In 1972, a sergeant’s test was given. Dale would not sign up and pay the five dollars to take it. His sergeant, Jack Orewiyler did it for him and had to give him a written order to take the test. Dale did, and passed. He was promoted on April 9, 1972. He was assigned to Vice eight months later. There, he worked as an undercover agent in an organized crime case for two years. After the case was settled, he requested to go to Georgetown to work for Bob Holter #1993. Bob put Dale in charge of the Department’s nascent SWAT effort. Dale stayed south until 1979 when he became the Range Master.

One day, while checking out the various ranges, he saw Joe Bouffiou #3047 practicing. Dale noticed Joe was aiming high right to hit the target. Dale tried shooting the gun. Afterwards, he declared, “This gun is junk!” and threw it in the garbage can! Then he said, “Don’t worry, I’ll take care of the paperwork and take my gun, it’s yours.”

He arranged for the dirt berms that safely enclosed the rifle and shotgun ranges. The dirt was free. He didn’t see any reason to get a dumping permit. He got caught by the City of Tukwila and the Training Captain. The Captain ordered him to stop. One day, the Captain went down to check on Dale. As they talked, the dump truck started rolling in. The Captain yelled, “you lied to me.” Dale replied, “Yes, because you are too stupid to hear the truth.” Dale always claimed that Jack Nicholson stole this line. Then, the Captain said, “Okay smart guy, how are you going to handle Tukwila?” Dale said, “It’s worked out – free range and instructor time.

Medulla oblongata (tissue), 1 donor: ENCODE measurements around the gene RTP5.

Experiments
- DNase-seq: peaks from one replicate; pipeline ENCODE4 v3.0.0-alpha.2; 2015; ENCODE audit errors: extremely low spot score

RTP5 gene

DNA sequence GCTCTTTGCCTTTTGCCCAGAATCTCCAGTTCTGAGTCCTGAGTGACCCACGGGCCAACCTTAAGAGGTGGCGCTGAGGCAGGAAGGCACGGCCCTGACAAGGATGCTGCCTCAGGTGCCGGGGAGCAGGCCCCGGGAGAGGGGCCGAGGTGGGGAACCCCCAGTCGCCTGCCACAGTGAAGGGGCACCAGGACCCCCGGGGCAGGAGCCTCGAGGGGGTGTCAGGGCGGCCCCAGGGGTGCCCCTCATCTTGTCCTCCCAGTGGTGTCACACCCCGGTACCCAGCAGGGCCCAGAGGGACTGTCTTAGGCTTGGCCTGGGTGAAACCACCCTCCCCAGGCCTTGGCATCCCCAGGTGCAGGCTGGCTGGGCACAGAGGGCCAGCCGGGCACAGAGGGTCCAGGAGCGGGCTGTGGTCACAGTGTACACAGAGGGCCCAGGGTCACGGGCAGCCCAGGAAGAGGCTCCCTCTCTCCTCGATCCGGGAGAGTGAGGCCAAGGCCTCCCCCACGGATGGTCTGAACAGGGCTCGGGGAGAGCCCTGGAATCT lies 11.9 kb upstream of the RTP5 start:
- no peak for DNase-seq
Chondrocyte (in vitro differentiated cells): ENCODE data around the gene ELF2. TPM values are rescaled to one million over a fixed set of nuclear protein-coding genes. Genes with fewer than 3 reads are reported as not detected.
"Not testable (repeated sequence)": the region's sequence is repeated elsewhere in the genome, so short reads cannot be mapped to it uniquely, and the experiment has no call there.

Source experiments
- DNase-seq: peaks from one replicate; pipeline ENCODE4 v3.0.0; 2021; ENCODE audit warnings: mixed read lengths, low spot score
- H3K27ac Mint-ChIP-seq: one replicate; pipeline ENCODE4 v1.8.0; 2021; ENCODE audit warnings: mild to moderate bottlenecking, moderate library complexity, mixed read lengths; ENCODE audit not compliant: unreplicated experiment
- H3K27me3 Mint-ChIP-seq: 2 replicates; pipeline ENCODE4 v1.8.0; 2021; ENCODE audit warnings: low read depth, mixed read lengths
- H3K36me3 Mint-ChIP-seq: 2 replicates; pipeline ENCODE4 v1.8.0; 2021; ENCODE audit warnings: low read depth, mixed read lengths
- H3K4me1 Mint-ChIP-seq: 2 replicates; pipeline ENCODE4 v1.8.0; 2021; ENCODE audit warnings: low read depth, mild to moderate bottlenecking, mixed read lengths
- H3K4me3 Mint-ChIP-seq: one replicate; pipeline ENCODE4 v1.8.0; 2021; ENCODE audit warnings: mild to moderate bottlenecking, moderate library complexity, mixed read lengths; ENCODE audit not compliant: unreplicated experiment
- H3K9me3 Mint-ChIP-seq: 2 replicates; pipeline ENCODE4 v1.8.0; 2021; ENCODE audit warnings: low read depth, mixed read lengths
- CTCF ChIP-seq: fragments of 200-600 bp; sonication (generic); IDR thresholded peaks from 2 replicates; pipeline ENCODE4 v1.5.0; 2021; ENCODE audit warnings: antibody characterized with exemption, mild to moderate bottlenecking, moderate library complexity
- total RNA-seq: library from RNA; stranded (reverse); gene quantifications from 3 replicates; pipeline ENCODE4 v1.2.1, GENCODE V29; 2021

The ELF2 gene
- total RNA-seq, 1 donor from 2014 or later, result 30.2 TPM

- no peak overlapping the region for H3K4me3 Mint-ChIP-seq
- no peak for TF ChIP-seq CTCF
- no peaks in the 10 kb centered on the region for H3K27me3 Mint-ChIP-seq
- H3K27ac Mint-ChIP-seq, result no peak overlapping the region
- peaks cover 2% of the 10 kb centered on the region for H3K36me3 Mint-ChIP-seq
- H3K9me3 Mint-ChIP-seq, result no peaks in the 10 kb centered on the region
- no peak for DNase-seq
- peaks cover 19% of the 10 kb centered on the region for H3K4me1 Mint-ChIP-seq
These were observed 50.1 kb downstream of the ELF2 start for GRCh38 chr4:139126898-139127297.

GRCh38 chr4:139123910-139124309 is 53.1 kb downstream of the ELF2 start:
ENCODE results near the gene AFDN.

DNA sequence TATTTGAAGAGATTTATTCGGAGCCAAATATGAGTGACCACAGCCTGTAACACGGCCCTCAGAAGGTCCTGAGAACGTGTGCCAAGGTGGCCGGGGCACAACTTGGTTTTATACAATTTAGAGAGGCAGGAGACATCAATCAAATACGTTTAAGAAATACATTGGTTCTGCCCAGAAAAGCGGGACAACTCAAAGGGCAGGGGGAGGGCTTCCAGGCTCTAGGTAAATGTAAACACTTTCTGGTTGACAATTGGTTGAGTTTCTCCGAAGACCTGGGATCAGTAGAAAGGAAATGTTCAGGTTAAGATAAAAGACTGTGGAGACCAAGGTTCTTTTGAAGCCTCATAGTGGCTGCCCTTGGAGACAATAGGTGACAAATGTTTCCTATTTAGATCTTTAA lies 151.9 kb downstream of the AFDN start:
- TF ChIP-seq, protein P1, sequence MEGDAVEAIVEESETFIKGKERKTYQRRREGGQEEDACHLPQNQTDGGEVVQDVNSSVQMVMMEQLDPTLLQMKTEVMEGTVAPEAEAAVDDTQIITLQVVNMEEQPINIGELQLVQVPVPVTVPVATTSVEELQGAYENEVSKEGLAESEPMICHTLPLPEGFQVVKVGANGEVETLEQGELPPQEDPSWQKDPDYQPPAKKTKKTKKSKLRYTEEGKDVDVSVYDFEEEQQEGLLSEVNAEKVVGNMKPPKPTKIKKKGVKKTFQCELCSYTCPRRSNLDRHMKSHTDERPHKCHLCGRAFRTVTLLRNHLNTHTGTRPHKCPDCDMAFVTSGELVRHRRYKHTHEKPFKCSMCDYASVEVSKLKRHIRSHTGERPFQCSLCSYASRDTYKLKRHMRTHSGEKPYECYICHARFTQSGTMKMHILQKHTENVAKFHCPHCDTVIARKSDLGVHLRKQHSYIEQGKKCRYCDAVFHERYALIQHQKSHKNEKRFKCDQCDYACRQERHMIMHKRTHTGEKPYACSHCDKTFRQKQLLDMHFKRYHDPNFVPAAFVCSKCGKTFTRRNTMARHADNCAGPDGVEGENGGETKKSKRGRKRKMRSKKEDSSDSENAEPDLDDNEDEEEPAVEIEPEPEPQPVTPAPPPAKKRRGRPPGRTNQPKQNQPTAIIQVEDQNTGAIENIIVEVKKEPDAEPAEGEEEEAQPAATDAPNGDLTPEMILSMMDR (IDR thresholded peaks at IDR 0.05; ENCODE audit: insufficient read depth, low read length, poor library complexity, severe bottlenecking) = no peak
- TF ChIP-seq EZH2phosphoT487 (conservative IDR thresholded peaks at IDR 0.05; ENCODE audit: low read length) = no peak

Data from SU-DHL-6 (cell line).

In the 1980s, Scott, his oldest son, thought of becoming a professional motocross rider. So, Dale became his coach, mechanic and pit crew for several years. They even rode all over Alaska and the Yukon Territories on dirt bikes.

In 1993 he left the Range to become a Chief’s Aide, in charge of the committee studying and developing training standards for the move to semi-autos. He retired in October 1994 with 37 years of service.

But Dale did not quit working. He became a real estate appraiser, a landlord of 10 houses, and finally became a masseur at 70. He was the oldest student in massage school. He gave massages until he was 80 years old. But he failed as a career counsellor. He tried talking his son Scott, out of ever becoming a Seattle policeman. Being a chip off the old block, he joined the Department in 2004 and made sergeant in 2013. He now wears his father’s sergeants badge.

Dale is survived by his wife of 63 years, Annette; two daughters, Sheri, and Susan; three sons, Scott, Shellby, and Bruce, son Steve preceded Dale in death; 14 grandchildren (one of which is an SPD PEO); and 9 ½ (one is in progress) great-grandchildren.

His memorial was on Saturday, February 25th, 2017 at the Range Pavilion.  The service was attended by about 300 folks.  View photos from the memorial service.